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NEW @halotopuk platinum series! Which one are you picking?! Swipe for individual shots and videos. All 3 of these new flavours were extra rich and creamy and they had decent amounts of mix-ins. The monster cookie had a delicious peanut butter swirl and was full of cookie and candy pieces, the triple chocolate cake had a rich chocolate fudge sauce and cake pieces and the space candy tasted of CANDY FLOSS and was studded with popping candy! Found these in @sainsburys if you’re interested ???? #food #foodie #foodgasm #foodporn #icecream #icecreams #dessert #desserts #dessertporn #yummy #iifym #flexibledieting #pint #chocolate #healthy #newfood #heaven #halotop #cookies #junkfood #recovery #icecreams #foodreview #candy #chocolatelover #foodstagram #hungry #eatingfortheinsta #cheatmeal #diet #peanutbutter

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This slow but steady word-of-mouth worked, too, with Halo Top’s approach helping to generate a large following on Instagram. On the back of its influencer strategy, Halo Top saw sales in 2016 jump around 2,500%. Since, the brand has gone on to amass 729,000 followers on its main US channel, and over 86,000 on its UK channel. Now, Halo Top leans less on influencers, and instead uses its fun and vibrant approach to Instagram to also appeal to a wider audience, not just millennials.

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It’s also worth noting that – while its own social media strategy has been successful – Halo Top has also enjoyed a little bit of luck, which came in the form of a viral news story. In 2016, a GQ journalist wrote about what happened when he ate nothing but Halo Top for 10 days. The answer (and huge bonus for the brand) was that he actually lost weight. Of course, Halo Top has never endorsed the article, or encouraged people to consume large quantities of its product. However, it certainly helped to raise the brand’s profile, and its promise of not being entirely unhealthy.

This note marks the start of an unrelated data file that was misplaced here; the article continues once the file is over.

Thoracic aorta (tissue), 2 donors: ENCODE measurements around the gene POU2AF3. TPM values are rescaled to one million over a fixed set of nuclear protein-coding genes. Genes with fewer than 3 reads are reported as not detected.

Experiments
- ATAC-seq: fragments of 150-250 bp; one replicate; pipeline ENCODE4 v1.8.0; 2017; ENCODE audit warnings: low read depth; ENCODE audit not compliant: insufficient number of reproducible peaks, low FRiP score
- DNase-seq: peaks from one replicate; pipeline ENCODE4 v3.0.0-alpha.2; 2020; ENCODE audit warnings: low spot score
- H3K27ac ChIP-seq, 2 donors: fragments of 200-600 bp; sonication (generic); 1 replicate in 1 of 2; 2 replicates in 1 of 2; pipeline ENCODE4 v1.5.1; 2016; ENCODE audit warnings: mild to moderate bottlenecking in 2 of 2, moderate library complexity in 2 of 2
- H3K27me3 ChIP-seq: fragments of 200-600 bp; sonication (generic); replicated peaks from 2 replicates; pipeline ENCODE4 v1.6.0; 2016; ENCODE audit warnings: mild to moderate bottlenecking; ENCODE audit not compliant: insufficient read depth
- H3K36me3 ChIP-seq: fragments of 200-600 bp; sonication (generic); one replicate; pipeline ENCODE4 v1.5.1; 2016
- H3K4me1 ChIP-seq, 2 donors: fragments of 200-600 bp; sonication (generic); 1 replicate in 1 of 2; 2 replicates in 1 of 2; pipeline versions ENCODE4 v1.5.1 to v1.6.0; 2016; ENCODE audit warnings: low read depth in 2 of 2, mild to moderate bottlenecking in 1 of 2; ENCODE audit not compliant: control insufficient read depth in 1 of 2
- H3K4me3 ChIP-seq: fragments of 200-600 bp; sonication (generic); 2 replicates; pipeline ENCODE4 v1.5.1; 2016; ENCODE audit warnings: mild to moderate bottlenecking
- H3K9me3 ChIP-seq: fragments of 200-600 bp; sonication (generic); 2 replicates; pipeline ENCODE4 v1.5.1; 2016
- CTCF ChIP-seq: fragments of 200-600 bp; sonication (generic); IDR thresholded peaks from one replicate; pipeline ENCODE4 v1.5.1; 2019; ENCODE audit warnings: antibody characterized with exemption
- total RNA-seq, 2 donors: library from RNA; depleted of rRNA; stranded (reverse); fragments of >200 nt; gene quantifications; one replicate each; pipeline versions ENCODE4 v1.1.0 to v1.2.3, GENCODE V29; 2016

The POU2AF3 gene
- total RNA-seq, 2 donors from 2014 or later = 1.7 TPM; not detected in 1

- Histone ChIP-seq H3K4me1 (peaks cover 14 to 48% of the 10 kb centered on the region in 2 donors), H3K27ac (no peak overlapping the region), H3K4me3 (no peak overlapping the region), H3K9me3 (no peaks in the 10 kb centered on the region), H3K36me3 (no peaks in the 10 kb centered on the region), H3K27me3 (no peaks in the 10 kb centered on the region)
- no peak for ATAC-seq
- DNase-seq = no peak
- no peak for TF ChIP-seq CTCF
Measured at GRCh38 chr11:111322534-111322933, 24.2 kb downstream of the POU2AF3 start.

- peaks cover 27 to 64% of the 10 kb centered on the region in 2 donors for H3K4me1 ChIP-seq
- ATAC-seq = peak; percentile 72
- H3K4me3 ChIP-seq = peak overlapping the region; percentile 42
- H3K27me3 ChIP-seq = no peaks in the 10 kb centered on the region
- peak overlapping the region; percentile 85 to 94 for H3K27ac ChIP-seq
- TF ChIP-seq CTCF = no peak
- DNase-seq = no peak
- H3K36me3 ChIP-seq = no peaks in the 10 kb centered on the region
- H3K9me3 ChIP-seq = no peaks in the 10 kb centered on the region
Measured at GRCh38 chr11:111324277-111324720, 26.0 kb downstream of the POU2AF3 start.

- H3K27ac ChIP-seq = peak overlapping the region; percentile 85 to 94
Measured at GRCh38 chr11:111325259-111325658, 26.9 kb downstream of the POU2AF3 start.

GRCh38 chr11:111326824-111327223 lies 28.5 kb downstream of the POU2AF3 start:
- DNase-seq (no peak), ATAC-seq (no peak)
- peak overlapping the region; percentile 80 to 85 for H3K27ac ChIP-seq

Clever distribution & relevant marketing

New and challenger brands in the consumer goods industry tend to rely on outsourced manufacturing to be able to keep costs relatively low and still scale up.

Halo Top is no different, also relying on this strategy to expand in countries outside of the US. Its partnership with Brand of Brothers has allowed it to expand in Europe, particularly helping it to secure fast and efficient distribution in the UK. This means that Halo Top is now sold in the UK’s big four supermarkets, as well as smaller chains such as Budgens and Londis. Again, this has helped to raise its profile among consumers, with its bold and recognisable branding also allowing it to stand out on supermarket shelves.

Another important element of Halo Top’s marketing it that it has been careful not to simply replicate its American efforts in other markets, instead taking time to create digital content that speaks to local audiences. This has also involved some PR-style marketing, with the brand creating a bespoke ice cream flavour for the UK called ‘Lemon Wedding Cake’, created in homage to the cake chosen by Prince Harry and Meghan Markle.

More recently, the brand created an experiential campaign called ‘Bank of Halo Top’ for the launch of its new ‘Platinum Series’. This involved setting up an ATM (or Automated Toppings Machine) in London to dispense toppings for the new ‘Platinum Series’ tubs and sticks.

Meanwhile in the US, the brand’s success has allowed it to further invest in paid media, recently creating a national TV ad campaign which cements its original message to consumers: To enjoy as much ice cream as you want, but without the guilt. Using a bleak and deadpan comedic tone – it’s yet another example of Halo Top challenging the traditional (and overly sunny) style of mainstream ice cream brands.

Social Media Advertising – Best Practice Guide